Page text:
Tuesday, March 25, 2008

Stars in the Hoosier Sky

As promised, here's a look at the content of one of the zone editions to which outgoing Indy Star managing editor Pam Fine attributes an 8 percent growth in print circulation.

First, a digression: Minus the plural, this post's title is the title of a book about his years at the Star by Lawrence "Bo" Connor. A lot of it is very specific to Indianapolis -- the Coliseum explosion, Tony Kiritsis -- but it does give a good look at working for a big-city newspaper in the 1950s and 1960s and how different it was from today. A brief review is here. You can buy it, though with Borders having a hard time I'm not going to mention that you-know-what online bookseller.

Bo Connor went to our church, and so he was appointed adviser to our CYO newspaper, of which I was the editor. I spoke to him once and, being a typical arrogant kid, never spoke to him again, lest he advise me to do something I didn't want to. A couple of years later I found out he was a regular contributor to the National Observer, the Dow Jones weekly that made me actually read a newspaper instead of just looking at it, and I was chagrined that I had not asked him anything, such as, how do I grow up to get a job at the National Observer?

But to move from Bo to the present. My mother sent me three copies of the "North Indy Star" from a Wednesday, Friday and Saturday of one week. Don't know if it publishes more days a week than that; it doesn't say, not even with ad rates. This is an oversight.

The circulation area appears to be the North Side of the city and adjacent parts of Washington, Lawrence and Pike Townships, not that that means anything to anyone in Phoenix, but it's not a huge area. A small county in Indiana will have nine to 10 townships, for example. Some of the other regional Stars cover smaller areas -- the one for Fishers I suspect just covers that singularly rapid-growing suburb and school district.

It's a tabloid with a typical Neighbors cover (photo refer, news lede headline, etc.). Here's the typical content from looking across 3 days of papers:

News releases submitted by Parks and Rec., DAR chapter.
Staff or stringer written stories on:

  • The Marion County North Spelling Bee (with list of all participants). Leftover photos ran the next day.
  • Students who go to a school that will be closed: Where will they go next year? Folo story on: Schools welcome new students.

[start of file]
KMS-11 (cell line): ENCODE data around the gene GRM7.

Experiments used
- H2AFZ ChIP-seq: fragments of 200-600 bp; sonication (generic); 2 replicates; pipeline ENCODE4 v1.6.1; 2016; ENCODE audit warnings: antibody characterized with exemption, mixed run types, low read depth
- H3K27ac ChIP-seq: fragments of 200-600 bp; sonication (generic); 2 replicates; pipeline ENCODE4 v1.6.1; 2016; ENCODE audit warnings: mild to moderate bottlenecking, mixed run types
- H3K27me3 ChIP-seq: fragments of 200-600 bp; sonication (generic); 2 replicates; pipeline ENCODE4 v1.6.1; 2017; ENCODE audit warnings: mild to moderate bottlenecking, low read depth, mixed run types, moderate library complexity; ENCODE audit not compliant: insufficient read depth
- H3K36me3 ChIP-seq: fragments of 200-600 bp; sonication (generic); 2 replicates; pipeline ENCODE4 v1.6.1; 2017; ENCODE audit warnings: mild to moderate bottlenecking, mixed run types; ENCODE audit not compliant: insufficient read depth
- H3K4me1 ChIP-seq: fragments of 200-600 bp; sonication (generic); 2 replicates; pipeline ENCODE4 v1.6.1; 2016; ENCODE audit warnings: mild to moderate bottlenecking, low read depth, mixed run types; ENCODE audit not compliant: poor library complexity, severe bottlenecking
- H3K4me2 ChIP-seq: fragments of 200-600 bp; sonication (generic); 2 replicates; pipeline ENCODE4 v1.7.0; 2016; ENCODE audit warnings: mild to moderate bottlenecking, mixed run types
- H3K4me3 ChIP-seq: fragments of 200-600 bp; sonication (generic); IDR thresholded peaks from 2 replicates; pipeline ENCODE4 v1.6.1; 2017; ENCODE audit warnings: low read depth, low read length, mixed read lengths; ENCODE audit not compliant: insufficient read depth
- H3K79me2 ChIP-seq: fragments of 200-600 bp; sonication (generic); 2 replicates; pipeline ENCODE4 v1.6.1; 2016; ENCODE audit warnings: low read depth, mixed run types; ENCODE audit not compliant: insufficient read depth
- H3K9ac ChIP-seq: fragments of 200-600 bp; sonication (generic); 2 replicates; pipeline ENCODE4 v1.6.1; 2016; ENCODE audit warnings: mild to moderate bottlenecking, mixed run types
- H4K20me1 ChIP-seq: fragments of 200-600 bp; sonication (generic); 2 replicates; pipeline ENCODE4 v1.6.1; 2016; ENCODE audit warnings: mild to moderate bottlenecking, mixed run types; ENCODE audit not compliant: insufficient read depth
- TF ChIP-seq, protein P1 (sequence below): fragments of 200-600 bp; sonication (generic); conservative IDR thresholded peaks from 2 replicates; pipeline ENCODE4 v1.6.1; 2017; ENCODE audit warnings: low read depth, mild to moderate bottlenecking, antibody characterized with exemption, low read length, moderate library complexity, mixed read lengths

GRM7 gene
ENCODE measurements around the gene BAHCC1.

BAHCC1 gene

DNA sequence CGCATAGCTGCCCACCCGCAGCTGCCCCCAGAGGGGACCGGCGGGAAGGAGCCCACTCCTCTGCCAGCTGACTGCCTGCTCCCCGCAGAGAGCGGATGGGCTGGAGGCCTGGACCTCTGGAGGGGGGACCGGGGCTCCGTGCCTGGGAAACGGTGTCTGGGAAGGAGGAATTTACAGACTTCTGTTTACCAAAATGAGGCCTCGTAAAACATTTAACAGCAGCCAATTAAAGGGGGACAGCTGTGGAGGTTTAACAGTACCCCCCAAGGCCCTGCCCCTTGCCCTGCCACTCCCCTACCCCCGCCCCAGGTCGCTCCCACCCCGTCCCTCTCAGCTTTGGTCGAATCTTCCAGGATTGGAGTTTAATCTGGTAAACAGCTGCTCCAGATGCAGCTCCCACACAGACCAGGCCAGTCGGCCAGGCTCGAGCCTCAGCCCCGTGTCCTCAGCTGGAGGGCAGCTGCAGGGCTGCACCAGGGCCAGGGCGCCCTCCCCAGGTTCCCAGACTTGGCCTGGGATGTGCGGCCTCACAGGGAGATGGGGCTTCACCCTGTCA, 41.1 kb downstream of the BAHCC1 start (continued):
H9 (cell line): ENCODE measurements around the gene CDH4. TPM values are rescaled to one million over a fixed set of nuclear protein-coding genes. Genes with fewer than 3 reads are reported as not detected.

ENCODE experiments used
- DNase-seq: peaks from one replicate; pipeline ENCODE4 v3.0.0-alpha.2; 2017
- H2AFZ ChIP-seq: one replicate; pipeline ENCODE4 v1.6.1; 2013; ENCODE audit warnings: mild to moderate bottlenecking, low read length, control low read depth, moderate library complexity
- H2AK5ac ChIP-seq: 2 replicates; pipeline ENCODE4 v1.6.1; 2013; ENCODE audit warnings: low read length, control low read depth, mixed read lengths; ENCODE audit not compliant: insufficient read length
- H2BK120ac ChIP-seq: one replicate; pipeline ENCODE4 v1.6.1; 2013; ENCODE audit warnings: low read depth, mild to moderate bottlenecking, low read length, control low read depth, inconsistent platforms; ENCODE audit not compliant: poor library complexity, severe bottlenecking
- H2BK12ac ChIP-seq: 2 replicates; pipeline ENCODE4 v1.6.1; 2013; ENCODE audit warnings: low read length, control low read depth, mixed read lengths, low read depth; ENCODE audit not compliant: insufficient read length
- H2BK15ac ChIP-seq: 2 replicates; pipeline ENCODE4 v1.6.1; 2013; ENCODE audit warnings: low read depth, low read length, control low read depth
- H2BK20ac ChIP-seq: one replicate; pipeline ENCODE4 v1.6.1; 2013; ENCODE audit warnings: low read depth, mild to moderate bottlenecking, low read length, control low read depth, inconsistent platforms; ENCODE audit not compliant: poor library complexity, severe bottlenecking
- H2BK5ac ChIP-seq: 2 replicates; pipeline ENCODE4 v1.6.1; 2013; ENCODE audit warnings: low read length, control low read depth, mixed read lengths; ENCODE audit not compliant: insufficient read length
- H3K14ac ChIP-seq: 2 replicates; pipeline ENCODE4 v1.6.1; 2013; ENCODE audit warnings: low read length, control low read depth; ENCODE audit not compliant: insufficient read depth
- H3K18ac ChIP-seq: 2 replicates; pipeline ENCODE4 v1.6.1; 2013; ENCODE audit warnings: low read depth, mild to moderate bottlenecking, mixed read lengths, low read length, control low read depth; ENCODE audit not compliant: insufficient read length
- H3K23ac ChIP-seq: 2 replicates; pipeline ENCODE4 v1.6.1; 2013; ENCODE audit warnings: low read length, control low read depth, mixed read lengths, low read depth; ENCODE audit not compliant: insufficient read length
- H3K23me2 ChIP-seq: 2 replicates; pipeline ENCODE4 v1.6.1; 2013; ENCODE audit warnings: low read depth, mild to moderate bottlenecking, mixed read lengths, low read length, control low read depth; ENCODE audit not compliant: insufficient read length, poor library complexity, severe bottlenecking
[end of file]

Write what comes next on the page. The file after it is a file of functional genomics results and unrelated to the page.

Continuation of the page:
• Lawrence mayor not to get raise.
  • Dispute over Pike school bus driver termination.
  • Pike rezoning issue
Reader photos
Photo package on Chinese New Year parade at Indian Creek school
Rerun obits from main paper
Pets up for adoption


Feature on Arlington HS wrestler.
News release from SoftballOne.
Wrestling notes by a stringer. HS Boys Basketball six-graf story by a staffer.
Girls Bbl roundup and sectional preview (lots of stories, but this is Indiana and basketball)
Girls Bbl rankings
Girls State Swimming Meet stories
Story by a stringer on North Central swimmers
Lawrence North bowlers win title
Youth Soccer news release on awards
Fencing Club news release on awards

THINGS TO DO (Every issue)

Three Best bets (taking up a huge amount of space)
Calendar (which is half the book)

So in three days of papers, we have four stories that could by a wide estimation be called "hard news" -- the Lawrence mayor's pay, the Pike school bus driver, a Pike annexation, and redistribution of students from a school that will be closed.

The rest is news releases, high school sports, activities, and anything, anything, anything to do with kids in school. Even two of the news stories concern schools. This product is not selling itself on B-front local-government stories. (If they're that good, they're probably on the B front even if they're from Lawrence Township.) The ones in Carmel or Zionsville probably have a different mix because, under Indianapolis' combined government, the older suburbs are part of the city but have their own school districts.

And almost all the stories affect the "old suburbs" -- the Lawrence, North Central, Pike metropolitan school districts. Where my mother lives, on the Near North Side (as opposed to the Far North Side or the Old North Side) of the city, gets short shrift. But she lives in the Indianapolis school district, or IPS as it's known. That would be covered on the B front as well.

The staff list has the names of four reporters, one clerk, and two photographers; but I did see a story by longtime Star reporter Howard Smulevitz in one of the sections, and he was not assigned to it, so some stories that don't make the B section probably find a home here.

So this is Neighbors, but with an approach that strikes me, down to the adopt-a-pet ads, as: Neighbors whose primary target is the family with two children in elementary or high school. Again, there's probably more local government news in the ones outside Marion County. But in the newer suburbs, the family with two children would be even more of a target.

My mother says she never looks at it, and frankly, I can't see a single reason why she should. There is not much in it for an older woman living in the city. But my mother has read the Star her entire life. She's not the target audience. I'm reminder here of the woman in Gerri Berendzen's comment saying: Cover my life!

The next post on this will look at advertising. Classified is particularly interesting.

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